Sunday, November 27, 2016

Dorchester and the 'Eagle Wing' association

In February 1634 our Eagle Wing minister Rev. John Livingstone and his former schoolteacher William Wallace travelled to Dorchester on the south coast of England to meet with Rev John White (1575–1648). White was an enthusiastic supporter of emigration to America and organised a number of voyages. Around 1623, just two years after the famous 'Thanksgiving' arrival tradition, White became actively involved with the 'Dorchester Adventurers'.

He secured a patent from King Charles I for a tract of land about 40 miles long, stretching from the Charles River at Boston up to and just beyond the Merrimack River at Newburyport, which is where later documents show Eagle Wing was bound for. In 1629 the Massachusetts Bay Company was formed, its shareholders including John Winthrop who would become the first Governor of the colony and whose son came to Ulster at least twice during 1635 to help with the planning of Eagle Wing, meeting with Livingstone & co at Sir John Clotworthy's castle in Antrim in October of that year.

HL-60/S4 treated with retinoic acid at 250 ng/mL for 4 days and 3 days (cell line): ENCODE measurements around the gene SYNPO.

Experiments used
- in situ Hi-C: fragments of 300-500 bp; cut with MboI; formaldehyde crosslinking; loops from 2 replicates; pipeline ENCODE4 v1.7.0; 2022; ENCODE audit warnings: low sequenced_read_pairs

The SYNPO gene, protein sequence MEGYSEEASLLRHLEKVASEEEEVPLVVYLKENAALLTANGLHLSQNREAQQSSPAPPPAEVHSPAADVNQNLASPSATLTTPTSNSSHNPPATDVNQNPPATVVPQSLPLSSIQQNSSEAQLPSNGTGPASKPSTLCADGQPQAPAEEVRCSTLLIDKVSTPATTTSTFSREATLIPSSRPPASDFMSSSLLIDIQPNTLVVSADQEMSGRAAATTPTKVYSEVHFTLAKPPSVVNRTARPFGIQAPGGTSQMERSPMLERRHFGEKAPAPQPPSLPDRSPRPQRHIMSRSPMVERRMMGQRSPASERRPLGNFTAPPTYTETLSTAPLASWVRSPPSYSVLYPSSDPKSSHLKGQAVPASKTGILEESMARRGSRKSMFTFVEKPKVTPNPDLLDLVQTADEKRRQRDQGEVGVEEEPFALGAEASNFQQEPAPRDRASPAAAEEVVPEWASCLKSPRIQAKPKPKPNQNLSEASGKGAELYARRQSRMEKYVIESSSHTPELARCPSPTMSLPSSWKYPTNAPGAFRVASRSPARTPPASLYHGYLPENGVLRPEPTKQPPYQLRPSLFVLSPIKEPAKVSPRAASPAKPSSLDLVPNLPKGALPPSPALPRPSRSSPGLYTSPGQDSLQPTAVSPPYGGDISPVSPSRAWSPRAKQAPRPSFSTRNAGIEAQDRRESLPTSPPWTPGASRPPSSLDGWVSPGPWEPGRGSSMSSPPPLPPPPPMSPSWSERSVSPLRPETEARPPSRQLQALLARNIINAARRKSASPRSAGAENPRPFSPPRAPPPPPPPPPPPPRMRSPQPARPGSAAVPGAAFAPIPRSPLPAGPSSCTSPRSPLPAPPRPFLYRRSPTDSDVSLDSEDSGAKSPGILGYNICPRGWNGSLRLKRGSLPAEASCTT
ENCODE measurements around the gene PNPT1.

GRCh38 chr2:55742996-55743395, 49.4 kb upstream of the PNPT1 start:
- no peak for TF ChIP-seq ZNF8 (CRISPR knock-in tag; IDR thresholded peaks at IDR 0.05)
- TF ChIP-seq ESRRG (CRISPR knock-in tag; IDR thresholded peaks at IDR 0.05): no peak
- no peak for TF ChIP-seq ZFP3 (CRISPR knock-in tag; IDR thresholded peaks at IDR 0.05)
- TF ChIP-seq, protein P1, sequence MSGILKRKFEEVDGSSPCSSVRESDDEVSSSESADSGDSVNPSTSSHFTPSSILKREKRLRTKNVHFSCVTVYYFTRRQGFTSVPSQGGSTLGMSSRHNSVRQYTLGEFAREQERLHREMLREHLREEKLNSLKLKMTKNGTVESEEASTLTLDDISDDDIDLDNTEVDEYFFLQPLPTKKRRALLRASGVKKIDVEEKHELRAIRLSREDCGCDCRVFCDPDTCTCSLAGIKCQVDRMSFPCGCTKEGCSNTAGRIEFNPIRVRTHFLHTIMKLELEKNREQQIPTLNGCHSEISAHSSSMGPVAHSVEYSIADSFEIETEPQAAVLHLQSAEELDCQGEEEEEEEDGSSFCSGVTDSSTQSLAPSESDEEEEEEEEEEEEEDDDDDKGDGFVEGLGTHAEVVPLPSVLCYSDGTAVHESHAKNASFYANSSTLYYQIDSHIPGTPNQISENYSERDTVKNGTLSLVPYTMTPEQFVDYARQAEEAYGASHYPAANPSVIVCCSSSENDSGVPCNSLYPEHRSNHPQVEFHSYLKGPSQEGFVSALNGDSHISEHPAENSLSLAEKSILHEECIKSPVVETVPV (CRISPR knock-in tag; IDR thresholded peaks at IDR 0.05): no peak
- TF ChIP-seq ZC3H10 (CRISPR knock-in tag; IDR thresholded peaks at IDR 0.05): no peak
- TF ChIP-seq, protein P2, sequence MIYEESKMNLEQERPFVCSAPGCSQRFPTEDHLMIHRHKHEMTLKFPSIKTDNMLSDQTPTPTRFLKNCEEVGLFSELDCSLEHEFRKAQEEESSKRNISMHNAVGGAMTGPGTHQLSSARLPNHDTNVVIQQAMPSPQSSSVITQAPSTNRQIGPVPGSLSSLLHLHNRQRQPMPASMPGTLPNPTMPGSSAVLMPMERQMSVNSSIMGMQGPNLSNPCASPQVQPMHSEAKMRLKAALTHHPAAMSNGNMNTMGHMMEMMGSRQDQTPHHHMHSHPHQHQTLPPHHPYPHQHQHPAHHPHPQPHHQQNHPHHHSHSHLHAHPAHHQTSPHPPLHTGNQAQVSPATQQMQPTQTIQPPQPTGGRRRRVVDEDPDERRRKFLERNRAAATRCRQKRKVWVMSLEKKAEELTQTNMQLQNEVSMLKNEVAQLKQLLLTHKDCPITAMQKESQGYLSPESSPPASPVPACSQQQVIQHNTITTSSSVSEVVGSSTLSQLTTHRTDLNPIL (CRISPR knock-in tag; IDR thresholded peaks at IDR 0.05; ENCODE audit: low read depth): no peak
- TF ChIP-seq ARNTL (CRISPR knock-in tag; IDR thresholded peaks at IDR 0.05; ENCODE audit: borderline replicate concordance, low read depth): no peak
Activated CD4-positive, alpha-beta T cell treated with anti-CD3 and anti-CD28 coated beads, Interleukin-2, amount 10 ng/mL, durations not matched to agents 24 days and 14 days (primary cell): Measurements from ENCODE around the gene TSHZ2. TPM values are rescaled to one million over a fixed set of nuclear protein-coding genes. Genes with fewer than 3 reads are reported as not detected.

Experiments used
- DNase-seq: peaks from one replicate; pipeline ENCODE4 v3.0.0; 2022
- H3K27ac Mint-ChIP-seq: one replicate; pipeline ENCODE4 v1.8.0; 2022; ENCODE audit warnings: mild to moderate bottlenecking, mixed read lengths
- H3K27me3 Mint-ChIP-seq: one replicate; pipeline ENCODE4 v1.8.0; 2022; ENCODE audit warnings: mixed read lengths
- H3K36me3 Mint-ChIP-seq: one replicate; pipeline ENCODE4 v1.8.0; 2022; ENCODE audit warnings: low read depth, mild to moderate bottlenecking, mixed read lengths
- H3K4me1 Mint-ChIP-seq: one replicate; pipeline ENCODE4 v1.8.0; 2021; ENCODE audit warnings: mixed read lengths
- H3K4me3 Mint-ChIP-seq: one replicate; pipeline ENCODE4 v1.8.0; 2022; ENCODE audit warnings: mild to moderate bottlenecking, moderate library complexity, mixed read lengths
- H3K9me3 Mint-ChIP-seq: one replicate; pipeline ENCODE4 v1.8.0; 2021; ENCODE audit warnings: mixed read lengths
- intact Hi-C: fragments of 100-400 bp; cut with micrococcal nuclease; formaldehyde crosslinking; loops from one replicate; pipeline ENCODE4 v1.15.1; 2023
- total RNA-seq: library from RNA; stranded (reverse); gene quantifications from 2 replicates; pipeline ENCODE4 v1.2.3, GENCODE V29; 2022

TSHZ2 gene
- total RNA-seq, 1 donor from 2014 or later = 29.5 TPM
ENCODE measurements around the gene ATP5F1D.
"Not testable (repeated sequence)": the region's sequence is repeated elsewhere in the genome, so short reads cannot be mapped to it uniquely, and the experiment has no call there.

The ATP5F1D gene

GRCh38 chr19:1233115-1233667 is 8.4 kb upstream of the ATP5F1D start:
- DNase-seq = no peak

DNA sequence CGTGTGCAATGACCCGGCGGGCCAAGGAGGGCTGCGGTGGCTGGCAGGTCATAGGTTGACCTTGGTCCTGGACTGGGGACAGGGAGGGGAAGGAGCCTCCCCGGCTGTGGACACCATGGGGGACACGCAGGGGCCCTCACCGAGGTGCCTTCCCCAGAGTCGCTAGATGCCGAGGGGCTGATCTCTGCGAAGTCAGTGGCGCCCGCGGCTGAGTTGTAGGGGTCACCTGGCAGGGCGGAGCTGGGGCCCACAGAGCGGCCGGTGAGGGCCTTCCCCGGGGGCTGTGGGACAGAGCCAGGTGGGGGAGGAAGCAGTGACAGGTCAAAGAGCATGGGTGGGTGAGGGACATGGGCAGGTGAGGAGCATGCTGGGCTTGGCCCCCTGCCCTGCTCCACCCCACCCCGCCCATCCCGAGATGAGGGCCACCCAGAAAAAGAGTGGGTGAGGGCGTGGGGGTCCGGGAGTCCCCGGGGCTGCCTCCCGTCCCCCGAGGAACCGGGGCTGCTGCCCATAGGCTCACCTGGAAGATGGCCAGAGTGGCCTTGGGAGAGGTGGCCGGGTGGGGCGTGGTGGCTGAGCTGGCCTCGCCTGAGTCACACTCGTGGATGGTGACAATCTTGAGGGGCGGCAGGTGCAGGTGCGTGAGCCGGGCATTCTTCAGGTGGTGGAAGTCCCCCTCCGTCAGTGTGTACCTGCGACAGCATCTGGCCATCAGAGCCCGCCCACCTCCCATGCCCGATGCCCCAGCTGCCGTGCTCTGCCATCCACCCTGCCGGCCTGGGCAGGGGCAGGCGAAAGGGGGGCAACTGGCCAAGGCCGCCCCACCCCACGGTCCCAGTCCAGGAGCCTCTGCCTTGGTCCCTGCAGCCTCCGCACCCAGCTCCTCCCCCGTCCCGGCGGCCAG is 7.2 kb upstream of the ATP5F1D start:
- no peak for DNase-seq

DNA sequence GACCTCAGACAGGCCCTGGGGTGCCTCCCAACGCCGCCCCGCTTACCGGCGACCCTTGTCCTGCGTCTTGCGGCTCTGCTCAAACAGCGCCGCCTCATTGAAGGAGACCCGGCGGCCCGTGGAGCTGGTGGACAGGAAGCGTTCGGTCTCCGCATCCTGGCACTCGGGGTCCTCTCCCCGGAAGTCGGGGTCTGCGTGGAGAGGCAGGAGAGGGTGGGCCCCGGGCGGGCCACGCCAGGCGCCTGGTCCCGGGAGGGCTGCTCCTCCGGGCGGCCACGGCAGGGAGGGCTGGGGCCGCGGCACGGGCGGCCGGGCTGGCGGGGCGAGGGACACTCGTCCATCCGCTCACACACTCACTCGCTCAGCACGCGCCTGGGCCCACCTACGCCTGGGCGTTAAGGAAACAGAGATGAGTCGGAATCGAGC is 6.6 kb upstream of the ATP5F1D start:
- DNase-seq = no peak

The first ship White's company was associated with, the George Bonaventura, sailed in May 1629. A fleet of 11 ships was soon assembled. By 1640 about 10,000 people emigrated. So, rather than a one-off ‘solo run’ episode (which is how I have heard it described) Eagle Wing was in fact very carefully planned to be part of a large organised and successful wave of emigration from Britain to America.

White was one of those at the Westminster Assembly of 1643 and a firm advocate of the Solemn League and Covenant, a role which would have renewed his acquaintance with the Ulster ministers and Eagle Wing would-be emigrants.

Dorset County Museum in Dorchester is near White's rectory, his church - Holy Trinity and St Peter's - is still in the town, and the doorway of his birthplace at Manor Farm in Oxford has his name inscribed above the doorway.

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